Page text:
This article originally appeared in Broadly
Around 4AM every day, the nuns at Druk Gawa Khilwa (DGK) nunnery in the Himalayas wake up, get dressed in maroon martial arts robes, and begin practicing kung fu.
Women's voices are traditionally quieter in Buddhism, where monks usually take charge of all the most important roles. But that began changing in 2008, thanks to the Gyalwang Drukpa, the spiritual head of the ancient Drukpa school of Tibetan Buddhism.
The Gyalwang Drukpa—who also goes by the name of Jigme Pema Wangchen—is an environmental activist, educator, and women's rights advocate. After going to Vietnam and seeing nuns train in combat, he founded the DGK nunnery to do the same for women in his region.
The nunnery on the outskirts of Kathmandu, Nepal is now a hive of activity. There are English classes alongside kung fu training, and the nuns are taught rudimentary business skills and lessons in how to lead Buddhist prayers. Around 400 nuns from Bhutan, Nepal, India, and Tibet live together in this place of worship, where it's not unusual for nuns speak multiple languages.
"I decided to become a nun in 2010 and since then I have been here. Most people think nuns just sit and pray, but we do more," says 16-year-old Jigme Yangchan Ghamo, one of the nuns who is currently learning kung fu.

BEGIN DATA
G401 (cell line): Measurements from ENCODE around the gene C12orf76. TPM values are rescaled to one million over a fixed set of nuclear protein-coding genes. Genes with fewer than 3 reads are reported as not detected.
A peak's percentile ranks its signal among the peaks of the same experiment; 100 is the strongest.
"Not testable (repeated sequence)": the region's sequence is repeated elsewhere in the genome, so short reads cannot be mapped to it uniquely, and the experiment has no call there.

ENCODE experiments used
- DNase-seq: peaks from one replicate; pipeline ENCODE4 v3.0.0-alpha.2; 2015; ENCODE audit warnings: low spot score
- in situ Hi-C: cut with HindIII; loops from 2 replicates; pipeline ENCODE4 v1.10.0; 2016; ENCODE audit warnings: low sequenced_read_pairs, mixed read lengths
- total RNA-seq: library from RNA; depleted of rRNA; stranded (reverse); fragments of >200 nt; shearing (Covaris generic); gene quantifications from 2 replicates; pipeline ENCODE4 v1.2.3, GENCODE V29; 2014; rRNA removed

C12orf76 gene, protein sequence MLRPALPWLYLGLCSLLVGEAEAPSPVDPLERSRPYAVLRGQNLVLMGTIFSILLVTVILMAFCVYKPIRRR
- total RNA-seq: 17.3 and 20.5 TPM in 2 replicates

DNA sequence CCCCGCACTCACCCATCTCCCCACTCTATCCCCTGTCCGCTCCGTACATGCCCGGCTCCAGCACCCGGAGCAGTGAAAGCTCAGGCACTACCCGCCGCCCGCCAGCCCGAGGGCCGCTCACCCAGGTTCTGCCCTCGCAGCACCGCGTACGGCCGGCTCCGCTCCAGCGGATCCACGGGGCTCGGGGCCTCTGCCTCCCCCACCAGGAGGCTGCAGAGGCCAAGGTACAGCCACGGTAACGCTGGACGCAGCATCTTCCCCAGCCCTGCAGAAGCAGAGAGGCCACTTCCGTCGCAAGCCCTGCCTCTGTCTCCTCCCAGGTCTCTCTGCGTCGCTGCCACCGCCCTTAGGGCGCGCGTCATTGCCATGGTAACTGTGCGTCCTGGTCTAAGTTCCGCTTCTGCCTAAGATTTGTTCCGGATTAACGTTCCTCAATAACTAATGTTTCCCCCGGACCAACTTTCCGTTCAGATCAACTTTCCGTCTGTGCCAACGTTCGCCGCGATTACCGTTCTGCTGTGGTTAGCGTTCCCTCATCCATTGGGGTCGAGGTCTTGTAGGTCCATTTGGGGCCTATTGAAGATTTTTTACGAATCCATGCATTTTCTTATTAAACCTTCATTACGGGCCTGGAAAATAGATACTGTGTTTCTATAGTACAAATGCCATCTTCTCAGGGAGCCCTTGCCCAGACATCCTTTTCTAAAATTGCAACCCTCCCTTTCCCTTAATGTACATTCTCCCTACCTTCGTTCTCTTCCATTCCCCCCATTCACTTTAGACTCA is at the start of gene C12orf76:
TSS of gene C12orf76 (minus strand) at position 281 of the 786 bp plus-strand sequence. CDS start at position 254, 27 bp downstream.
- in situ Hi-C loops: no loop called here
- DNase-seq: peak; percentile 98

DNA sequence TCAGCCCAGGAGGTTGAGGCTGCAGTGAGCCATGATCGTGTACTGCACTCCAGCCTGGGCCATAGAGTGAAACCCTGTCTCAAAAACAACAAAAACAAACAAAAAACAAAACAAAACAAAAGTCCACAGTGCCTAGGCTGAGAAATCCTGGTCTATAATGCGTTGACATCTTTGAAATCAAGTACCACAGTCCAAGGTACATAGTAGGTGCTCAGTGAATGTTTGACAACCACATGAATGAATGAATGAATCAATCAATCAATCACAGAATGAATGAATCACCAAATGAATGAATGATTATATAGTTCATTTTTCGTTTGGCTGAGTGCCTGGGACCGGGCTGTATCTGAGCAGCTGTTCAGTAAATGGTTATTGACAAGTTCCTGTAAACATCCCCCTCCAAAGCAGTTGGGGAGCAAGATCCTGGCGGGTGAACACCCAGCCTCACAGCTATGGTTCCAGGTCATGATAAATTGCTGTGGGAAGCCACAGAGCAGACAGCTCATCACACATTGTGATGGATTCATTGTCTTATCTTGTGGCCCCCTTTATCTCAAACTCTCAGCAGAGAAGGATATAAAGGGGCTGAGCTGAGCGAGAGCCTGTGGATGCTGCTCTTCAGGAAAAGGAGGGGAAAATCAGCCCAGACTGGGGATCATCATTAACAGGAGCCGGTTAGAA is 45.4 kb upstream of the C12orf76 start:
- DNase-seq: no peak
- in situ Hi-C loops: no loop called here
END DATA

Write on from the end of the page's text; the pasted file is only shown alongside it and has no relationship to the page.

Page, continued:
It's not the only physical activity that the nuns excel at. Last year, 500 women cycled4,000 kilometers (2,485 miles) from Kathmandu to Leh in India, in order to raise awareness about human trafficking.
The nuns hope that their martial arts expertise will help to overturn conservative attitudes towards women in their country. Some women, like 26-year-old Jigme Paldel Lhadol, even joined the nunnery in defiance of their family.
"Since my childhood, I wanted to be a nun, and I never liked long hair," Lhadol says. The young woman from Tibet has been a nun for the last eight years. "I never wanted to marry, though I always had family pressure. Somehow I came here and never went back to my home."
Apart from the backflips and sword skills, however, the nunnery is more than just a training ground for seriously impressive martial artists—it is a women's community that many prefer to their hometowns.
Just take it from 22-year-old Jigmet Zeskit Lhamo from the Indian state of Himachal Pradesh, who became a nun when she was only 12. "I was persuaded by my friends to visit the nunnery in Nepal back in 2007," she says. "My family didn't like this idea initially, and now I don't really like going back to home. This is my home."